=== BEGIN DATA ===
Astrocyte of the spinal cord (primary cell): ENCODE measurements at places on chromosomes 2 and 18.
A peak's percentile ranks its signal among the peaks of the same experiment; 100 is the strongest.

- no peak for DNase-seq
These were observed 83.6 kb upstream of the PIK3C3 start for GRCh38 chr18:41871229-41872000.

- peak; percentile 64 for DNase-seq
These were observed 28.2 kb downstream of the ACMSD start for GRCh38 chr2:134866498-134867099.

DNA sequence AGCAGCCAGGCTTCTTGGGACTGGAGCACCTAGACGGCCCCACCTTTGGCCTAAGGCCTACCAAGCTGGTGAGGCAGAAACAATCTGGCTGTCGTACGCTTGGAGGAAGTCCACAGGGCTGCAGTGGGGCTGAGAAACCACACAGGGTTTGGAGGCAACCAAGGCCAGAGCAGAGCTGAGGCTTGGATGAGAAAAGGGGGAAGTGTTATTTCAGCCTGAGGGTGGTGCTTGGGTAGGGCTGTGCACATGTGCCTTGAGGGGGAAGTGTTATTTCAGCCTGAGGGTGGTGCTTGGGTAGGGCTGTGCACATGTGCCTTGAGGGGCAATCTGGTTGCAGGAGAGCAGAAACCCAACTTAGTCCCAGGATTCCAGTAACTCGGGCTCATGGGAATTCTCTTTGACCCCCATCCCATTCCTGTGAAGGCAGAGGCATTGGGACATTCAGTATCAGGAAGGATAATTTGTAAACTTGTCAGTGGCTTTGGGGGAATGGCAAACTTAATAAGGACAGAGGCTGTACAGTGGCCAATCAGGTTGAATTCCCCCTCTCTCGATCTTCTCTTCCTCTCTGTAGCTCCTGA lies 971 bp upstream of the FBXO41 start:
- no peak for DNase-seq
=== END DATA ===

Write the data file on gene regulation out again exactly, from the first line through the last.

Astrocyte of the spinal cord (primary cell): ENCODE measurements at places on chromosomes 2 and 18.
A peak's percentile ranks its signal among the peaks of the same experiment; 100 is the strongest.

- no peak for DNase-seq
These were observed 83.6 kb upstream of the PIK3C3 start for GRCh38 chr18:41871229-41872000.

- peak; percentile 64 for DNase-seq
These were observed 28.2 kb downstream of the ACMSD start for GRCh38 chr2:134866498-134867099.

DNA sequence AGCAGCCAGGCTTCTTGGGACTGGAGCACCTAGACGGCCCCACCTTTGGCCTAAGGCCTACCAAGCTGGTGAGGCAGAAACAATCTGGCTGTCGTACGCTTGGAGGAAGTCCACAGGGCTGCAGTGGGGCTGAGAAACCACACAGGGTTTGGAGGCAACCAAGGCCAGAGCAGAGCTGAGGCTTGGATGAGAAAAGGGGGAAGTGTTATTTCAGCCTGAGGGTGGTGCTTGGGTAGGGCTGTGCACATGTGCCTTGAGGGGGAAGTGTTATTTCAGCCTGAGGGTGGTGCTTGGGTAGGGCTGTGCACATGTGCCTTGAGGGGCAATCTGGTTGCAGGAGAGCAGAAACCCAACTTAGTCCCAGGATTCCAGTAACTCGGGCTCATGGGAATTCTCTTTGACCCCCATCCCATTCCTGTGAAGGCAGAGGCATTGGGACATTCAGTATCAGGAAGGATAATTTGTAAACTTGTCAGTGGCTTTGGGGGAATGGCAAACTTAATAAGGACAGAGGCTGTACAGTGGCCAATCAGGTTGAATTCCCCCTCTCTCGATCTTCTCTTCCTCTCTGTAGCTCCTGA lies 971 bp upstream of the FBXO41 start:
- no peak for DNase-seq